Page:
And if you want to know why sterling silver is the best metal option for jewelry, especially in terms of long-term use and affordability, read my post on it here.

In the end, how well you take care of it will affect the length of time it will stay in pristine condition ALONG WITH how well it was made. Solid metals can bear less care, besides polishing, but if your jewelry is plated it needs extra care to have it last half as long and then when worn off it’ll cost money to re-plate.

Resin rings that don't involve metal at all have different factors to be aware of, but again with proper care it should last pretty long, almost regardless of where or who you get it from (the biggest concern being resin that yellows quickly/ plated metals fade quickly as rings—just read reviews from previous customers to get an idea of this).

As I’ve said in other posts: These are good things to know, as jewelry buyers and jewelry makers. But, a beautiful piece doesn’t have to last forever. Especially if you’re paying less than $100 for it (but if it’s sterling silver, it’ll be both affordable and long-lasting ;).

If you enjoy it, it doesn’t matter what it’s made of or how long it will last. Just be aware it might not be a family heirloom if you pick something with lower-quality materials.

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Here's some other ring-related questions people have (and the answers):

"Are resin rings heavy?"

Resin is a very lightweight substance, so even huge resin rings are fairly lightweight in comparison to huge metal rings. My Skinny Statement resin rings are extremely lightweight because they're thinner than any other resin rings on the market (I'm teaching how to make these, if you're interested).

All other crafters of resin jewelry have bulky, cumbersome designs that are clunky and in the way. I wanted something sleek, minimal, but still bold. That's how these were born.

If you're ever unsure of how heavy a resin ring will be, just reach out to whomever you're considering ordering from. I'm always happy to answer questions, and I'm sure other handmade makers are just as willing to give you the best idea of what the jewelry will be like in person.

“How durable are resin rings?”

A similar question to length of time they last—but more about how much they can handle.

“Can they handle being dropped?” YES. They may look like glass, but they don’t break like glass.

“What if I sit on them by accident?” Regardless of it being a resin ring, the general thing to consider is that thick rings can withstand more than thinner rings, always.

But, thicker rings are also most cumbersome and less comfortable, so there’s a pay-off.

Epoxy resin is a soft material, relatively. But then, so is metal! Precious metals especially. Gold and silver by themselves are way too soft for jewelry.

And even when made stronger, they can be scratched and dented. They’re still delicate.

Jewelry isn't often indestructible. It leans more toward delicate than durable.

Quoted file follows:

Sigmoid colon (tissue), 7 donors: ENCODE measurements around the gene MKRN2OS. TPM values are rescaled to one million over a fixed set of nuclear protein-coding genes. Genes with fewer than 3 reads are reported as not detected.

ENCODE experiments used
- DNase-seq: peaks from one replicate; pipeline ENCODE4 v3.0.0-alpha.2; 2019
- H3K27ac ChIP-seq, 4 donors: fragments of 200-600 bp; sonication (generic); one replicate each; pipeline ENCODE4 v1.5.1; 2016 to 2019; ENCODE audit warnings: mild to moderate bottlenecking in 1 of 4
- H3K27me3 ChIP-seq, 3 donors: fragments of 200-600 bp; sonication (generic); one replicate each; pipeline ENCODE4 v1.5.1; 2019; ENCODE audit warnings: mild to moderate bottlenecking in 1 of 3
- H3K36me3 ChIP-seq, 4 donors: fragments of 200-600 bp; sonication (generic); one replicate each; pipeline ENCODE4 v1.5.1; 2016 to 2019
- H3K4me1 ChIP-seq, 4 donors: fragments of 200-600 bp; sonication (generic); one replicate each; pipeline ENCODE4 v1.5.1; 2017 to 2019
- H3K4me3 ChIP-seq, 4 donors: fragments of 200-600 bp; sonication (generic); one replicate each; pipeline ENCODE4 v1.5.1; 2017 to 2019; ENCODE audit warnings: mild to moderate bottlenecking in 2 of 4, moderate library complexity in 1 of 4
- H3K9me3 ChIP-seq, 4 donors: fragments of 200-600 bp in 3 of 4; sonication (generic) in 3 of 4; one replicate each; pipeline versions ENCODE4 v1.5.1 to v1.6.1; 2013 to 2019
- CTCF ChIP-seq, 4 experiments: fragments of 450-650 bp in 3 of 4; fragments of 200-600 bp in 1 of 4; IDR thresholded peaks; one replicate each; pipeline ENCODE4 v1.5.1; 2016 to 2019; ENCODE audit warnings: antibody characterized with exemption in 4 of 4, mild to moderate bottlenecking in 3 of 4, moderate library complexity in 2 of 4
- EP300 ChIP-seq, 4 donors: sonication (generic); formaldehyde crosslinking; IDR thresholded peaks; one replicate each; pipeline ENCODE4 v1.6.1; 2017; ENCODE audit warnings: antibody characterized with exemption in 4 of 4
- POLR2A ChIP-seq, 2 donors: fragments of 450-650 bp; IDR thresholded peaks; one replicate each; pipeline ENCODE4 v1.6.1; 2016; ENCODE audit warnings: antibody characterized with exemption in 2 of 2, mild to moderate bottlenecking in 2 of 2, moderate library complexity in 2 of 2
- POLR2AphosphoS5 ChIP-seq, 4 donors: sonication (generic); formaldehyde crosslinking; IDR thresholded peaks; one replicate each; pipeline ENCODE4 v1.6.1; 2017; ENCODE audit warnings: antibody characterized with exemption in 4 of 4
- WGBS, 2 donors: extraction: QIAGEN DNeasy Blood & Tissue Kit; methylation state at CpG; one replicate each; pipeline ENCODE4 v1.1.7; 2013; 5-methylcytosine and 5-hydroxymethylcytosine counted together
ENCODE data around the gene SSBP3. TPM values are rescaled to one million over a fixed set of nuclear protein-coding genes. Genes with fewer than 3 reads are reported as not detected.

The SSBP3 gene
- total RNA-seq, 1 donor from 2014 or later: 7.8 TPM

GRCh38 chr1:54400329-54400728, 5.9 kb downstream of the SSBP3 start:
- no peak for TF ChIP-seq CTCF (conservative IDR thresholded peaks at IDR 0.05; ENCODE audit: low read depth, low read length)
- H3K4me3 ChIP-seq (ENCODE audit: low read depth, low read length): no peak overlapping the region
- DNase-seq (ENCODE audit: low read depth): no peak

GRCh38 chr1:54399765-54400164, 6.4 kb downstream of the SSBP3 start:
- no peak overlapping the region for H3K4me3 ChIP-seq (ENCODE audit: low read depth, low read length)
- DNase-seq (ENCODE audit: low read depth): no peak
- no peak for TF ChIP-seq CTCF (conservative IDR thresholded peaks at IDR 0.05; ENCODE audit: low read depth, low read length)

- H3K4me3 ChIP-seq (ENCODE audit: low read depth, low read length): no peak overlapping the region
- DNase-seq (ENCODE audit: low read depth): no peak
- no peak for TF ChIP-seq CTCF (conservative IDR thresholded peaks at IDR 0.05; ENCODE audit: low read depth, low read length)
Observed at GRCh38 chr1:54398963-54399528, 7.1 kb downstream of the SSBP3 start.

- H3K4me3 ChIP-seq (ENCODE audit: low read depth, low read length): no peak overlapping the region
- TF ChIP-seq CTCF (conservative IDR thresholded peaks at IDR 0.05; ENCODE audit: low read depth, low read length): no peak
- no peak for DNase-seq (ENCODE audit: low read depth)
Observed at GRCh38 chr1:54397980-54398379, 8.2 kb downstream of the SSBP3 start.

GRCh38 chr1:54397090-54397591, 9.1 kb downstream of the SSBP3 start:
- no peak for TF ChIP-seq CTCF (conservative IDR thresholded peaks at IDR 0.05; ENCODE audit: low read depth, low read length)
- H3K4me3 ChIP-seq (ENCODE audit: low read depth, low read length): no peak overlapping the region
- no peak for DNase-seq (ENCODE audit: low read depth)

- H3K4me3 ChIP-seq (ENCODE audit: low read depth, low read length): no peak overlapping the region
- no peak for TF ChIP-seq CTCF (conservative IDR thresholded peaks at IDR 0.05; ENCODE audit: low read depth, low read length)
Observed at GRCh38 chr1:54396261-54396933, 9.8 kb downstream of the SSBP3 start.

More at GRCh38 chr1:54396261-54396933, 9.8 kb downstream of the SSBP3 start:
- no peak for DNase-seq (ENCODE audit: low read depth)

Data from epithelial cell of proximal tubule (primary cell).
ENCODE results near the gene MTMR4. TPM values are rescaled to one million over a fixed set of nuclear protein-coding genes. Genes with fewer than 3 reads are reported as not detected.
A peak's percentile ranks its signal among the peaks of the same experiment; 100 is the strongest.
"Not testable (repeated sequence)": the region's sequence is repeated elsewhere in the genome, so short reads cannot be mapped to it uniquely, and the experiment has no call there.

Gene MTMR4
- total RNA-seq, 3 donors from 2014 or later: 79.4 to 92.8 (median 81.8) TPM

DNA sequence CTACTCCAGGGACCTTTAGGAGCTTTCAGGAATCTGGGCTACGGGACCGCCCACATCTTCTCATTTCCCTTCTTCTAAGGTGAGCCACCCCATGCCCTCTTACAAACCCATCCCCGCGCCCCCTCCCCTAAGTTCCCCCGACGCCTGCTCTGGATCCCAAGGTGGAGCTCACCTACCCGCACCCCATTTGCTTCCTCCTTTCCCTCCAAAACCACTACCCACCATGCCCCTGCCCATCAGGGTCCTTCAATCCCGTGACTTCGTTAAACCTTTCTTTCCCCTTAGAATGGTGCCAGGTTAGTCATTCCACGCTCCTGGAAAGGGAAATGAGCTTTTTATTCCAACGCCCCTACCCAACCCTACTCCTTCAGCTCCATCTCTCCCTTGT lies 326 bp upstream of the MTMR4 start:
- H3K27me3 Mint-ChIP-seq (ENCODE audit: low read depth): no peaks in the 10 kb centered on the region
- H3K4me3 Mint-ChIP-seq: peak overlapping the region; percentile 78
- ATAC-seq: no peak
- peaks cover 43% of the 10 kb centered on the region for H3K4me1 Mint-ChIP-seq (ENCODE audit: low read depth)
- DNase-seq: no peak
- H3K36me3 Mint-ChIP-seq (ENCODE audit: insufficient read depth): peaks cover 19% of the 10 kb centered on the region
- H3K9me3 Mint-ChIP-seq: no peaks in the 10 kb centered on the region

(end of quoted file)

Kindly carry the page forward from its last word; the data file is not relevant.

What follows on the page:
Rings can get bent out of shape, chains can break, gems can be cracked.

The biggest worries for resin are similar to metal rings. Don't let anything too sharp near them (water, however, will not cause damage to resin where it will to metal), and try not to sit or step on them.

Resin jewelry has the same basic needs of metal, so when the two are mixed into jewelry (see below for examples) then there's just a couple extra things to keep in mind for resin.

Metal is exposed to flame, and with jewelry it happens quite often. Epoxy resin is exposed to flame during the hardening process, but it should never be exposed to flame or extreme heat when it's a finished piece. It can melt.

Alcohol, harsh chemicals, and perfumes can also damage the smooth, shiny surface of resin. It will probably still be wearable, but not as pretty as it once was.

The oils from our skin can wear down the surface of resin, too. Again, it may not totally ruin the piece, but to keep it in the best condition try to remove oils so they don't sit on the surface for long periods of time. This can be wiped off with a soft cloth.

Metal jewelry shouldn't be exposed to water, because it promotes tarnishing—but a mild dish soap and warm water does remove oils completely (if the cloth isn’t doing it) from to the surface of resin. Again, sterling silver is a great option because it can withstand tarnishing—and water exposure—and always be brought back to life (read this post to learn more about why I love sterling silver above all else).

In short—it’s as durable as it is thick. Same as non-resin rings. But at the end of the day, they’re all jewelry and should all be treated as delicately as possible. If you’re rough on your jewelry—hey, that’s fine. It just might not last in pristine condition for as long. Not a big deal as long you enjoyed it or even still enjoy it in it’s roughed-up state.

“How Do You Make Resin Rings?”

There’s different ways. The most popular being molds, closed-bezel rings, and open-frame rings (such as these Nunn-Design options). Resin ring molds can be found all over the internet—from Ebay to Etsy.

I teach how to make my skinny statement rings in an online video class. No molds. No thick statement rings that push your fingers apart and are uncomfortable/ cumbersome. Click here to learn more about it.